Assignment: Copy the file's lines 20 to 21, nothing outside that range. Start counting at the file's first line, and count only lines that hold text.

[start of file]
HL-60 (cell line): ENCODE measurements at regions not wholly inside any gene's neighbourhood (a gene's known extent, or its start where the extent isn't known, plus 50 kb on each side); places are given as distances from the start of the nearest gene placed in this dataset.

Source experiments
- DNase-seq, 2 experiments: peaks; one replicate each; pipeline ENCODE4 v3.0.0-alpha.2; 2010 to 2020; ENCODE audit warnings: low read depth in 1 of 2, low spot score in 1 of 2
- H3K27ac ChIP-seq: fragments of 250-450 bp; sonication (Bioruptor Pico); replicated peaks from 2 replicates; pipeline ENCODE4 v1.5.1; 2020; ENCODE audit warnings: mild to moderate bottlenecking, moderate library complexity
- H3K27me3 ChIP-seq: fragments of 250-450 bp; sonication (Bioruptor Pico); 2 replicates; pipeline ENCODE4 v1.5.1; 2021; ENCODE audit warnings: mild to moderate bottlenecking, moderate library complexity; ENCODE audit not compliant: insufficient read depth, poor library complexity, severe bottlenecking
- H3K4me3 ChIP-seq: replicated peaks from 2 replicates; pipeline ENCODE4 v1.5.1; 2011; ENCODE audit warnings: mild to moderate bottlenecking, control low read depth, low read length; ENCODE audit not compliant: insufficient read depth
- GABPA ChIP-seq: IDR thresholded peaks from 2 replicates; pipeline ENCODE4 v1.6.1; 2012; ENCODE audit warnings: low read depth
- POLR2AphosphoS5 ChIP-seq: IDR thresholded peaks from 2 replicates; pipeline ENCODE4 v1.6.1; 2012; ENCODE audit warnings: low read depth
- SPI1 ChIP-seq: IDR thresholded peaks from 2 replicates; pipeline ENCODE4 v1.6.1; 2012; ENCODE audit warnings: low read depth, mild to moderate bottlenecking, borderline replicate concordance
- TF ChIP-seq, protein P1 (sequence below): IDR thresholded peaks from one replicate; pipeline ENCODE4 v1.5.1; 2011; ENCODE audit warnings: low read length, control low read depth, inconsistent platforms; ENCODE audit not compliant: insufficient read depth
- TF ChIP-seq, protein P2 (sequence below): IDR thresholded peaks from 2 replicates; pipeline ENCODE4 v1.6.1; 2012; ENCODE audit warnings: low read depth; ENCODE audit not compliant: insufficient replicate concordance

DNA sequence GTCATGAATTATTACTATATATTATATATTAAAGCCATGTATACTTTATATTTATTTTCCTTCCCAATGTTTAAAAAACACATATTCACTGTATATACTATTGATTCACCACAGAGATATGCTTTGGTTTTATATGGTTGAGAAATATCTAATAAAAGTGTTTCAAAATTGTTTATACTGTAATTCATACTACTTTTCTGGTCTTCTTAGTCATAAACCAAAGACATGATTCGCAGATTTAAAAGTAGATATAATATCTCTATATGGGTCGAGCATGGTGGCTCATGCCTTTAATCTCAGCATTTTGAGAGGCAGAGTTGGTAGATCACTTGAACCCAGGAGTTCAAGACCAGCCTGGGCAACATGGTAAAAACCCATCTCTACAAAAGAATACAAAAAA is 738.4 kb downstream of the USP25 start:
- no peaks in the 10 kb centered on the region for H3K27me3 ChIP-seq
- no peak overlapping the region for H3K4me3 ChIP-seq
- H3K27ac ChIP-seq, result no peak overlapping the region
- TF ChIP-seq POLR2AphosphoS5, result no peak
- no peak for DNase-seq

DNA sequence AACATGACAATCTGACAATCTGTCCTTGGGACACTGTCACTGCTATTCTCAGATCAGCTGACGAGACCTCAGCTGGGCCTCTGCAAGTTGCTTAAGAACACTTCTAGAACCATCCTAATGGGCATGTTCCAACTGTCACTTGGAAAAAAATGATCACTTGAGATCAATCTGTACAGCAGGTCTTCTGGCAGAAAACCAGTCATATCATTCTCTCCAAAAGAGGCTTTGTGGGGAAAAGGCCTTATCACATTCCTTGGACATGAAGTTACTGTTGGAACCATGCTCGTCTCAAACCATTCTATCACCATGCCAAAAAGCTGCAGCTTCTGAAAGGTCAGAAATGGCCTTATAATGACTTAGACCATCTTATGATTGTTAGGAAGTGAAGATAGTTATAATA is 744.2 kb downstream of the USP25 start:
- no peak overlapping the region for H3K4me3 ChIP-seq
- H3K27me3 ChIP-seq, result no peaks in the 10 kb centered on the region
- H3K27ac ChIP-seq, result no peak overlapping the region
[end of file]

- H3K27me3 ChIP-seq, result no peaks in the 10 kb centered on the region
- H3K27ac ChIP-seq, result no peak overlapping the region